‘Never told my family’: Veteran revisits secret Cold War surveillance building near B.C. airport – BC

Fewer than 30 new COVID-19 cases reported in Waterloo Region for 3rd straight day


There’s an old abandoned building in the back corner of the Boundary Bay Airport.

It was there that, during the height of the Cold War, the Canadian military was intercepting signals from the Soviet Union.

Bill Rogers worked there, and more than 60 years later, he got his first look at the building’s blueprints.

“This is where we had records,” Rogers says, pointing the rolled-out sheets.

For 14 years, he was posted at the Vancouver wireless station acquiring highly classified information. It was so secretive, he couldn’t even tell his wife and kids what he did for work.

“Nope, never told my family. They had no idea what we did,” the 91-year-old says. “They thought we had a radar station.”

Story continues below advertisement

Says his son, Frank: “At some point, I became aware that he had something to do with keeping the rest of the world safe during the Cold War.”

Read more:
‘A very capable spy’: Book reveals how RCMP caught KGB agent posing as Canadian

Click to play video: 'How RCMP outed KGB spy posing as Canadian during the cold war'

How RCMP outed KGB spy posing as Canadian during the cold war

How RCMP outed KGB spy posing as Canadian during the cold war – Aug 23, 2020

Rogers was intercepting Morse code signals from Soviet ships, icebreakers and commercial vessels during some historic times.

He was there when British spy Kim Philby defected to Moscow. He was on watch during the Cuban Missile Crisis. And he was monitoring after the Soviets launched satellites into orbit.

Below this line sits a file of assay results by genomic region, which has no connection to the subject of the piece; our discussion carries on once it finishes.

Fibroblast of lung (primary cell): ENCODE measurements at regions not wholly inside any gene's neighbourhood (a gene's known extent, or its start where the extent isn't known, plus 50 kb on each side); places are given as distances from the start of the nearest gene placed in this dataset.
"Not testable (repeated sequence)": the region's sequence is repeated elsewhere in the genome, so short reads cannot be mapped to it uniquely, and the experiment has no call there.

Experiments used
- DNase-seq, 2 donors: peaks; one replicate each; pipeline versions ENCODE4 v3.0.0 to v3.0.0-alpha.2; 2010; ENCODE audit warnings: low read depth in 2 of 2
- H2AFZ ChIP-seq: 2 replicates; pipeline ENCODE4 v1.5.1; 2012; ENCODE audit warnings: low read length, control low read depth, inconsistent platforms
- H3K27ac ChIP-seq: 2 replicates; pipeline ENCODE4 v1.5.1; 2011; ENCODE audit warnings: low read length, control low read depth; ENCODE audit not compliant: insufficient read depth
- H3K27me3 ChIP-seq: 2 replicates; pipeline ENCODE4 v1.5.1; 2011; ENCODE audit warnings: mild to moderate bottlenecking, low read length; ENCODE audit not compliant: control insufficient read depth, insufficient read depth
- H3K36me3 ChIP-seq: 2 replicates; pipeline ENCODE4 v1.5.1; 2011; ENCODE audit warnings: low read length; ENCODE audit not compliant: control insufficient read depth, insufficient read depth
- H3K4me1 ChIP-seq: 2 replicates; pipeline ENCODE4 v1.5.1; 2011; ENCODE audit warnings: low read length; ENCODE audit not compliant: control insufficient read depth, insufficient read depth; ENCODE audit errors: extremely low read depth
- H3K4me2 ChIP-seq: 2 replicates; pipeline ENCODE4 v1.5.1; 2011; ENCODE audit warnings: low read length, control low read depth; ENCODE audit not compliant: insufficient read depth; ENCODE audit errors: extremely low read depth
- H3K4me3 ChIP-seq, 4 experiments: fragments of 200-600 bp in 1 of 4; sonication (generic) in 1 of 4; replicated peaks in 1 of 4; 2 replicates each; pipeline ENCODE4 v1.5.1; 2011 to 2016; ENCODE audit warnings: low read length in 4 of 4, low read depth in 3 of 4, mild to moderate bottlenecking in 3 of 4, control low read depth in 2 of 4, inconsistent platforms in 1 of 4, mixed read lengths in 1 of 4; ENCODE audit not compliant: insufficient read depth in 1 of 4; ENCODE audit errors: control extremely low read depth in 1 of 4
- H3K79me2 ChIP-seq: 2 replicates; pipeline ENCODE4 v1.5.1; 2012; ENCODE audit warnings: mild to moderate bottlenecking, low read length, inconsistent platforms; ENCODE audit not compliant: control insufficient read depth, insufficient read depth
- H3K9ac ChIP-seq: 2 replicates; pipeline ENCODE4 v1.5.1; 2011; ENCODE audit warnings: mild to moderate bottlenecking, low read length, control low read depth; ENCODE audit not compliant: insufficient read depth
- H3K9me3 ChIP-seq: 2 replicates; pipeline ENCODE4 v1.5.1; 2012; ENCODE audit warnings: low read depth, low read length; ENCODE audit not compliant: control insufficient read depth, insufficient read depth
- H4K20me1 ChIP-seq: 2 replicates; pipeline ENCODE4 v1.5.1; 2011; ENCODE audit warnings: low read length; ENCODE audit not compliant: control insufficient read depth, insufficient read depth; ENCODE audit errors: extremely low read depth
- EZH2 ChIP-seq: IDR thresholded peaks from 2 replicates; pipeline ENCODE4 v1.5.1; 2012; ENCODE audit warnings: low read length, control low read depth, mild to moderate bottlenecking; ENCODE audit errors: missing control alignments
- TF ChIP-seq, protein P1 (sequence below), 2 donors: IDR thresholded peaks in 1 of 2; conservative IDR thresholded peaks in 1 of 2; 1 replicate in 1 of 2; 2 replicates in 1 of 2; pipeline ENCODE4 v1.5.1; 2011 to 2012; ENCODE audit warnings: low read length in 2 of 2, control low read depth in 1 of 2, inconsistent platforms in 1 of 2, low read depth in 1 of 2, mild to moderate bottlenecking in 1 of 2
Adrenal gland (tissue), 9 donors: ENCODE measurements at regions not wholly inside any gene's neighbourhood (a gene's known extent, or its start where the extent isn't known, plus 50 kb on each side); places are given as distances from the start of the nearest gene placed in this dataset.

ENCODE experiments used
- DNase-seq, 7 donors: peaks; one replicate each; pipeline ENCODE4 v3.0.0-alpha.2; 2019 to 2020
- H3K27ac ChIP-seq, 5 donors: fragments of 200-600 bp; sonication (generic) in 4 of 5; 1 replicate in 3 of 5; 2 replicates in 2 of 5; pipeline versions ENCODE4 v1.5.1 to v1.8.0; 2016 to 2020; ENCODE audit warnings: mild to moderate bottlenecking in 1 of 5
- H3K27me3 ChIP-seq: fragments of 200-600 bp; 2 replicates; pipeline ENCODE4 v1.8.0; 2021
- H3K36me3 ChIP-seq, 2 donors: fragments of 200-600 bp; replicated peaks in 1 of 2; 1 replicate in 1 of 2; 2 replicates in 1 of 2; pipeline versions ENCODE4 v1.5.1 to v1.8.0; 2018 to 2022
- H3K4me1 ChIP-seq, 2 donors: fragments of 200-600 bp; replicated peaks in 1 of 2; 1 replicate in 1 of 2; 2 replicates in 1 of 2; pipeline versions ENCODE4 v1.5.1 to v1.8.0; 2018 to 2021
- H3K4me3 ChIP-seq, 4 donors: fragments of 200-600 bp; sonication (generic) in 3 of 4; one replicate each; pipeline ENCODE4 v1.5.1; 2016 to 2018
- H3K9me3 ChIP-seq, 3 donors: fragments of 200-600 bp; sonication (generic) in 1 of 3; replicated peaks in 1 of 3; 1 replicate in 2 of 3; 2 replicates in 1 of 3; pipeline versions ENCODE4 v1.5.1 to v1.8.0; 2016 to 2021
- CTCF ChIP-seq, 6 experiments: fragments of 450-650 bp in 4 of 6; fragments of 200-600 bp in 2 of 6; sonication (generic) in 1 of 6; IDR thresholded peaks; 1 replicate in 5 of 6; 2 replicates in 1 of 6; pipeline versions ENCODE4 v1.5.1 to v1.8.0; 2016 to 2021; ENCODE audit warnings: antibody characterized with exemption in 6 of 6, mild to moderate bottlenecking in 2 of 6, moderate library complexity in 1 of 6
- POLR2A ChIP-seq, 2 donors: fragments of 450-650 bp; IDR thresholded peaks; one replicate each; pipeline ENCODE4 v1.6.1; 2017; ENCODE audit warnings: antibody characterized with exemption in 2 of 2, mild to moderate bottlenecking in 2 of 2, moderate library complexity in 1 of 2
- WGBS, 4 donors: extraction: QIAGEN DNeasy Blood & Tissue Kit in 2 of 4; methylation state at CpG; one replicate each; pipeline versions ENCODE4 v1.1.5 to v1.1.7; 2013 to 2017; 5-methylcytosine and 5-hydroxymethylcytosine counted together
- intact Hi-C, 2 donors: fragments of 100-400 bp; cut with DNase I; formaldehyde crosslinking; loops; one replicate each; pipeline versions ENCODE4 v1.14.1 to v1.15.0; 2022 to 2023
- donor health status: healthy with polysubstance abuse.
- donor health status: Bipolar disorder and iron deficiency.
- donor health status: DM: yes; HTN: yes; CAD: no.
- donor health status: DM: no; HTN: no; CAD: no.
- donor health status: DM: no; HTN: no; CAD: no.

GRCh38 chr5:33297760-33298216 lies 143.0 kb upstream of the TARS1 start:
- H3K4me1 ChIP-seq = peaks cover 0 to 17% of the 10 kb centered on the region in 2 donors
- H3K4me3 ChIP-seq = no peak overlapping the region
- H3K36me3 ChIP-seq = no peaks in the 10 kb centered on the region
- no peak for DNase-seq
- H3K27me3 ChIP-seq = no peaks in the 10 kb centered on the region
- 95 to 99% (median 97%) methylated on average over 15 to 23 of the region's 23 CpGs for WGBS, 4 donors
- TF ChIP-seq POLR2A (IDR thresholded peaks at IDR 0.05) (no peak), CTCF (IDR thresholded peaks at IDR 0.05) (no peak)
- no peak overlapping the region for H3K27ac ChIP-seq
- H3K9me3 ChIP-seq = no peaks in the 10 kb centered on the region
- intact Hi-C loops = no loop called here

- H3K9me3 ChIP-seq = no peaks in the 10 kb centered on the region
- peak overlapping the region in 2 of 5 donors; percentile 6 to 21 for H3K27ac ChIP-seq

Also Read:  Lady Gaga’s Ready For Joe Biden’s Inauguration & National Anthem – Hollywood Life

“Every 90 minutes, (the satellite) went over and we copied (the signals). That was the only time we could copy (them), for a few minutes.”

Story continues below advertisement

After being posted to Germany in 1968, Rogers eventually moved back to Ladner, now living near the “north 40” — the Vancouver wireless station he called home for many years.

“We had some great parties in the mess hall,” he says. “They were so good, the (commissioned officer) of the camp would come to our parties.”

Read more:
RCMP eyed scheme to photograph communists during Cold War, declassified documents show

There was a coworker reunion in front of the old airport building several years ago, and all the memories come flooding back.

Just like they did as he was looking over the blueprints, retracing his steps in those top-secret rooms.

“This was bank for different antennas,” he says, going over another page of blueprints. “I can remember sitting there, trying to stay awake on midnight shift.”

© 2021 Global News, a division of Corus Entertainment Inc.


News Source

Leave a reply

Please enter your comment!
Please enter your name here